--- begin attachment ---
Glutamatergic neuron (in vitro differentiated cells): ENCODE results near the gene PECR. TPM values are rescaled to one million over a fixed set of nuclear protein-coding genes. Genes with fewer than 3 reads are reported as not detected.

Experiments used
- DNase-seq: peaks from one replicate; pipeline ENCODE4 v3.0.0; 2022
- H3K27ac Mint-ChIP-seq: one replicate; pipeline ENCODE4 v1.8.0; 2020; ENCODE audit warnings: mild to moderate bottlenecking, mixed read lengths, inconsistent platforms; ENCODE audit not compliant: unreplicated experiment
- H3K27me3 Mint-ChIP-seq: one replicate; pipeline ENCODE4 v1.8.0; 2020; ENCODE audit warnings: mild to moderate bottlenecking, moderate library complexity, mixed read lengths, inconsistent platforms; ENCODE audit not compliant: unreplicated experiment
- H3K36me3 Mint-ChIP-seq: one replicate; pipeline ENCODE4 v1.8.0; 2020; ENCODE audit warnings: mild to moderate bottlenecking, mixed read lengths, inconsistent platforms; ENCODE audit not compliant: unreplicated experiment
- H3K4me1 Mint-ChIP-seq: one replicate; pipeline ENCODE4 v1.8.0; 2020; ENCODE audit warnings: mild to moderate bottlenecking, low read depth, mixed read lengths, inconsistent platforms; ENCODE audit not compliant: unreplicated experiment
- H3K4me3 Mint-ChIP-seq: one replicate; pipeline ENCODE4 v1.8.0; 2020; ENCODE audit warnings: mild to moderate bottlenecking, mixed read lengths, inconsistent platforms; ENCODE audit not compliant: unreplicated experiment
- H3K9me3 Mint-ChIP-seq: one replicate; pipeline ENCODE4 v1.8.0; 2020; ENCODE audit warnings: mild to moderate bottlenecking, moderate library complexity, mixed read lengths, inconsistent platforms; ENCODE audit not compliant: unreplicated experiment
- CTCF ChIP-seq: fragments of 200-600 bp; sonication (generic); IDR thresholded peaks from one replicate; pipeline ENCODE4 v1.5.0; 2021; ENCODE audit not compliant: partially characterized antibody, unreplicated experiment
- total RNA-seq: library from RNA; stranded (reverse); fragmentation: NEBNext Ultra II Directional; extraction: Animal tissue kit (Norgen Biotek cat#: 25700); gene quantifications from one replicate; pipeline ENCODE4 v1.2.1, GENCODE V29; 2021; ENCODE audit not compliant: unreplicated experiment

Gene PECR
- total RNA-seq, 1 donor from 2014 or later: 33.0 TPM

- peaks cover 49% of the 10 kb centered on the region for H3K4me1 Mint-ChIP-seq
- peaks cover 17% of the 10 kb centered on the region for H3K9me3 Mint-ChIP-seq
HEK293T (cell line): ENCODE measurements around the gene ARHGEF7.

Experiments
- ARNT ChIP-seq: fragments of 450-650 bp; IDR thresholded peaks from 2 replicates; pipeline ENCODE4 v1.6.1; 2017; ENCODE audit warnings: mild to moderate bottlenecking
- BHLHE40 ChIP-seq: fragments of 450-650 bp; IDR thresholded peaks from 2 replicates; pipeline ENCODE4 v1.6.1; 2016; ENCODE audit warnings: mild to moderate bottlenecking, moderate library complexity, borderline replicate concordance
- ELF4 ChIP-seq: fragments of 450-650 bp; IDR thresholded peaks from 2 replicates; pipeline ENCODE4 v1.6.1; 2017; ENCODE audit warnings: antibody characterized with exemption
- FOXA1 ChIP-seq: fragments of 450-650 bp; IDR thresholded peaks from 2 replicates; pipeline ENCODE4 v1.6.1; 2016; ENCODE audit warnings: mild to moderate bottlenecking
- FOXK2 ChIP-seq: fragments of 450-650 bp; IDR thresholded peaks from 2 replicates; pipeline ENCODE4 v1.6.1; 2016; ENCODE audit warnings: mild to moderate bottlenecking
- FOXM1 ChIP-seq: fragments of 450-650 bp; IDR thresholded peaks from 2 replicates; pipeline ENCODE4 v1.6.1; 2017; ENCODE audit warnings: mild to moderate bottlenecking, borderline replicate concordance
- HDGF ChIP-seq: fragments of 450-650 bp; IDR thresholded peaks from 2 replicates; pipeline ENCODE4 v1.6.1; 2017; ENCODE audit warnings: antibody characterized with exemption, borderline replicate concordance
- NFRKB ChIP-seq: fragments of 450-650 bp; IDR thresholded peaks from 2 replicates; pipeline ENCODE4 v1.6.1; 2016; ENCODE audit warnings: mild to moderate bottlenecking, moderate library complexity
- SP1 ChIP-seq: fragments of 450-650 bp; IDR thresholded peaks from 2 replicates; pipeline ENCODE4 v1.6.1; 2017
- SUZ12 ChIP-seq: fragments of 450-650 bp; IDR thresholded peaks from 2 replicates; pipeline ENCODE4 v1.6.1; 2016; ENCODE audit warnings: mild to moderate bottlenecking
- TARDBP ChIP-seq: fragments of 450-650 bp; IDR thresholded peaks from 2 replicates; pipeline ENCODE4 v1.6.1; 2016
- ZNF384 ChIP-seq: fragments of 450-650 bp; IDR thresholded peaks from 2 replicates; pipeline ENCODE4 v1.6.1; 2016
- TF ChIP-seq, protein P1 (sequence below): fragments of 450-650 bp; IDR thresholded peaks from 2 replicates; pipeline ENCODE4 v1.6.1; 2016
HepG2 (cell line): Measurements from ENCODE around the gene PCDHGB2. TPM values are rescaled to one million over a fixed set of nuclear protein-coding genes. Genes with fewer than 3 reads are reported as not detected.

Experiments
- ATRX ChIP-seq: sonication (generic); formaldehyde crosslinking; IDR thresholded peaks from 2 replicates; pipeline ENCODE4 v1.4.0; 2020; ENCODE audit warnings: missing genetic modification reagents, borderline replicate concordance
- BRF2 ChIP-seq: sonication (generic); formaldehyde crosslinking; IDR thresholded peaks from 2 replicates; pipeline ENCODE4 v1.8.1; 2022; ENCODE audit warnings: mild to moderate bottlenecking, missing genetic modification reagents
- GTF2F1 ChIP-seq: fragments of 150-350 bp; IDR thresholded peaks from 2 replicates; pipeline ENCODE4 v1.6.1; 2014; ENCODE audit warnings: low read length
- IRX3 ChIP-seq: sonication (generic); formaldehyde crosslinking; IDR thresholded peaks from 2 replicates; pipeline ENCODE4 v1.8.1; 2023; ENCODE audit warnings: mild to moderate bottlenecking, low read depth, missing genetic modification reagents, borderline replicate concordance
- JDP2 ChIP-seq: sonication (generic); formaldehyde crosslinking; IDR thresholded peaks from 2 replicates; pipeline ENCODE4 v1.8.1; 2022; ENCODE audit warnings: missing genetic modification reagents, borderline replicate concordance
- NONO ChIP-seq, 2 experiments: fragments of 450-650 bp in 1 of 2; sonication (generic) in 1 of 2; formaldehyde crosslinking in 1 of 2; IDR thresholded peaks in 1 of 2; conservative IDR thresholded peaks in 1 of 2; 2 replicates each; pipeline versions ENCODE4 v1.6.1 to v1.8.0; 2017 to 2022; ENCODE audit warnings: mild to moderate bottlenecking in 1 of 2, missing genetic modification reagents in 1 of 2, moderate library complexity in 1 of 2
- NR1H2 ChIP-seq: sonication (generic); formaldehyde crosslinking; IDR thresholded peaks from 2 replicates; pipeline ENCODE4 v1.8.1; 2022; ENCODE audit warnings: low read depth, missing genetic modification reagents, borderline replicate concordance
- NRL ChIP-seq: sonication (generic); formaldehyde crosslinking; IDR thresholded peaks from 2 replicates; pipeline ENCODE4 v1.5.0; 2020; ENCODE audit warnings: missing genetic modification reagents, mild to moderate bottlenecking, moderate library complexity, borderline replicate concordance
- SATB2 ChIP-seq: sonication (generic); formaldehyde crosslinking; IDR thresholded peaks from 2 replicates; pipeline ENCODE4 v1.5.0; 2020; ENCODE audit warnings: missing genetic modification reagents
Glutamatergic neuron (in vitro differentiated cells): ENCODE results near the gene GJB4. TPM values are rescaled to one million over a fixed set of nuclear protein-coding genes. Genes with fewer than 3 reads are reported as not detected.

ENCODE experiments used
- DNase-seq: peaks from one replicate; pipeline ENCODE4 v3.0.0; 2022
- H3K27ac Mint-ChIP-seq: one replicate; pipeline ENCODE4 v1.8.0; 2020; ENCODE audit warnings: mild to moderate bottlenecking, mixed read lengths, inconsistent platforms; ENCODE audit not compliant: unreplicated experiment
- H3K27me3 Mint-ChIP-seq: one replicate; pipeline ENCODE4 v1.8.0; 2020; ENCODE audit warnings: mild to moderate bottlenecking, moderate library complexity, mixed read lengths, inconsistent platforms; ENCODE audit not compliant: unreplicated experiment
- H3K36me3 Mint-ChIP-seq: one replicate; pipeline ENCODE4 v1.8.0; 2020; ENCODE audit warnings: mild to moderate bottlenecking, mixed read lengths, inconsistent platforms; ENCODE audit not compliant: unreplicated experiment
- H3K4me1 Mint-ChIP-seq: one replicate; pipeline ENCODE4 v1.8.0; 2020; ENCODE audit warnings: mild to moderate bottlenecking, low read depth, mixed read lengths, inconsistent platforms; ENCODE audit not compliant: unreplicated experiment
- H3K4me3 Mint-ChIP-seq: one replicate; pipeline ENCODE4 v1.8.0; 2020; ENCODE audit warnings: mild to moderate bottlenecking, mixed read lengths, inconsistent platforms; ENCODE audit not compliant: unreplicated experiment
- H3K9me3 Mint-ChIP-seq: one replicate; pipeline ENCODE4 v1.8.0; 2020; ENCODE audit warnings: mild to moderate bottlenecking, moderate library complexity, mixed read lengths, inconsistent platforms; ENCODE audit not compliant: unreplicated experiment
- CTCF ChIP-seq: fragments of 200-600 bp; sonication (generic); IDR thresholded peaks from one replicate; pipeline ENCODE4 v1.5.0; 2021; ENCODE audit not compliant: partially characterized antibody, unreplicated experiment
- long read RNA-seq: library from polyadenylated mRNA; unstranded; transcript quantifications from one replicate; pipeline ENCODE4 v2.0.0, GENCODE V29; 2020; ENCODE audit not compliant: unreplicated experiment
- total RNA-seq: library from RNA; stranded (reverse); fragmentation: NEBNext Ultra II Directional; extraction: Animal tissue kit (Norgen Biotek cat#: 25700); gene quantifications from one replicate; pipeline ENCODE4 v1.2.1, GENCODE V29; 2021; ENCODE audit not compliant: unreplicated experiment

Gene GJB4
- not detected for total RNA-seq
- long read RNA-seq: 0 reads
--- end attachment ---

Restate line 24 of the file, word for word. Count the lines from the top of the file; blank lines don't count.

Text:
- HDGF ChIP-seq: fragments of 450-650 bp; IDR thresholded peaks from 2 replicates; pipeline ENCODE4 v1.6.1; 2017; ENCODE audit warnings: antibody characterized with exemption, borderline replicate concordance